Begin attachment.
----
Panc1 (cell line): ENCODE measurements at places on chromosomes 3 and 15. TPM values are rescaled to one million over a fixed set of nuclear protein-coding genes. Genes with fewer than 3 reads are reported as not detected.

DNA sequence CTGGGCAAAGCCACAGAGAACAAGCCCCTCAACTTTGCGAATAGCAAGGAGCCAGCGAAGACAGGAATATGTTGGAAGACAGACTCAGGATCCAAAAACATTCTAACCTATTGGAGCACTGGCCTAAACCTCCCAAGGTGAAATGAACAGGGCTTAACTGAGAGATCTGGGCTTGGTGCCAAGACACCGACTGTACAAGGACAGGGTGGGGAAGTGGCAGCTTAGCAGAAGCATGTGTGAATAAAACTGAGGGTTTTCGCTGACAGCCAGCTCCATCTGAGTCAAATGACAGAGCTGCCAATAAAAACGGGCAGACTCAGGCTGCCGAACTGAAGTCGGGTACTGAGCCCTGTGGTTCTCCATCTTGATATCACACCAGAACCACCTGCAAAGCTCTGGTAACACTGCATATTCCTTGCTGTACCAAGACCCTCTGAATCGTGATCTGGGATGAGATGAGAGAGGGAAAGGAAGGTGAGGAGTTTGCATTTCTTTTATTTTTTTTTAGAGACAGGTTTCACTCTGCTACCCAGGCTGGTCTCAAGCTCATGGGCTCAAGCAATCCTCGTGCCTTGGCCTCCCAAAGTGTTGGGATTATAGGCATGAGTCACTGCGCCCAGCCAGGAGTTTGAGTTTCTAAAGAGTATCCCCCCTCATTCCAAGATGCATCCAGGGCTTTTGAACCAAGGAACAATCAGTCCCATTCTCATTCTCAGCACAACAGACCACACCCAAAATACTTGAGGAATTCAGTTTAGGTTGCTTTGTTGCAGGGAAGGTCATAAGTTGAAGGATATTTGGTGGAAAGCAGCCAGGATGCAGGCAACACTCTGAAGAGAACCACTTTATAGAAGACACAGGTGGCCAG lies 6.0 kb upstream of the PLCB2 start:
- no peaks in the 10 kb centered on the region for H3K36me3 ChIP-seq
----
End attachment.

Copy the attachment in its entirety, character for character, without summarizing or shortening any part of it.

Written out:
Panc1 (cell line): ENCODE measurements at places on chromosomes 3 and 15. TPM values are rescaled to one million over a fixed set of nuclear protein-coding genes. Genes with fewer than 3 reads are reported as not detected.

DNA sequence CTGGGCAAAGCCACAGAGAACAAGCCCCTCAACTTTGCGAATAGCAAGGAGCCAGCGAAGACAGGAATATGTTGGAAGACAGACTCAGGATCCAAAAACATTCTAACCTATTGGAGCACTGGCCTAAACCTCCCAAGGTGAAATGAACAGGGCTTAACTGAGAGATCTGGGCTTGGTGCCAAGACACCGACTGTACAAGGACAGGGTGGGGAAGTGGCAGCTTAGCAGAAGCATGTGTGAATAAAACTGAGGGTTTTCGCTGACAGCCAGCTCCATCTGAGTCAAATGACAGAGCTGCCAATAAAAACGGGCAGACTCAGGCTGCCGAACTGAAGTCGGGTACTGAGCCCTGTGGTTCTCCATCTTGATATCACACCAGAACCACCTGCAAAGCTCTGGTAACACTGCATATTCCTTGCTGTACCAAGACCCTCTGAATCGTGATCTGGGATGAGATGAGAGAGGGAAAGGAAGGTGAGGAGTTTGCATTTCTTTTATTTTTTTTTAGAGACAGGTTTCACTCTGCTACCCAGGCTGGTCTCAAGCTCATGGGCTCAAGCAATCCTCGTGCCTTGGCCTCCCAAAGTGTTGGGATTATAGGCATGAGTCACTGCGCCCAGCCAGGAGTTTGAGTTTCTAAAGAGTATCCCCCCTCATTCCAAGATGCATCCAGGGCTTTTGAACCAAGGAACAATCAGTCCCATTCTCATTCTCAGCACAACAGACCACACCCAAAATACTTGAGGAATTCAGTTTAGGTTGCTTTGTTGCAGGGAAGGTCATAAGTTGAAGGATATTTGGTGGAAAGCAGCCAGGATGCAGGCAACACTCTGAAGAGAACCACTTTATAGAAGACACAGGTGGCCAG lies 6.0 kb upstream of the PLCB2 start:
- no peaks in the 10 kb centered on the region for H3K36me3 ChIP-seq